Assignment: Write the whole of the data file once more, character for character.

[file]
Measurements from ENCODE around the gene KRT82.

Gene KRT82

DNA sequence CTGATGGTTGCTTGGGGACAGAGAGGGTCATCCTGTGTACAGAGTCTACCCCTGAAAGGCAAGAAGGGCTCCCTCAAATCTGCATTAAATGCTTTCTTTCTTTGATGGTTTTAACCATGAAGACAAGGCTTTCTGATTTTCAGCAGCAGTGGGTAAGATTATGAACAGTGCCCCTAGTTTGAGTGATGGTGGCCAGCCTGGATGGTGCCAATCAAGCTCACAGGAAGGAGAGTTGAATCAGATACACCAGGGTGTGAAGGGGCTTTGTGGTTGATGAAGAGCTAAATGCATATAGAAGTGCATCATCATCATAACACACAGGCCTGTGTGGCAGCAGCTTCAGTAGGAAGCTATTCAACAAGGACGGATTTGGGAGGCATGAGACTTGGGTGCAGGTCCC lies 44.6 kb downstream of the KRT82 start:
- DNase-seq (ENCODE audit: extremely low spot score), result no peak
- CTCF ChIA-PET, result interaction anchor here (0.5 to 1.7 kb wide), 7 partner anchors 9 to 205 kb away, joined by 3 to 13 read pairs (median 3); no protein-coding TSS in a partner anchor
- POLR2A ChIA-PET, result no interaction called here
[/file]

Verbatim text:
Measurements from ENCODE around the gene KRT82.

Gene KRT82

DNA sequence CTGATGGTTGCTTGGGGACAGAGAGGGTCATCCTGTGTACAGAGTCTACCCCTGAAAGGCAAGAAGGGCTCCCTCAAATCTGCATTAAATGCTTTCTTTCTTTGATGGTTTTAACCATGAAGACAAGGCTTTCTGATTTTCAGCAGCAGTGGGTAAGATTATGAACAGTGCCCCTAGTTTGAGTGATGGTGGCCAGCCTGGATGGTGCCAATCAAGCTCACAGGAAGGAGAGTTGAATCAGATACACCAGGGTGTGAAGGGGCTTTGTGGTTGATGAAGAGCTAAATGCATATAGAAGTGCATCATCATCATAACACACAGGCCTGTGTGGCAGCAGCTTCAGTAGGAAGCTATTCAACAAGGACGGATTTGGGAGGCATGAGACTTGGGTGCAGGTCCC lies 44.6 kb downstream of the KRT82 start:
- DNase-seq (ENCODE audit: extremely low spot score), result no peak
- CTCF ChIA-PET, result interaction anchor here (0.5 to 1.7 kb wide), 7 partner anchors 9 to 205 kb away, joined by 3 to 13 read pairs (median 3); no protein-coding TSS in a partner anchor
- POLR2A ChIA-PET, result no interaction called here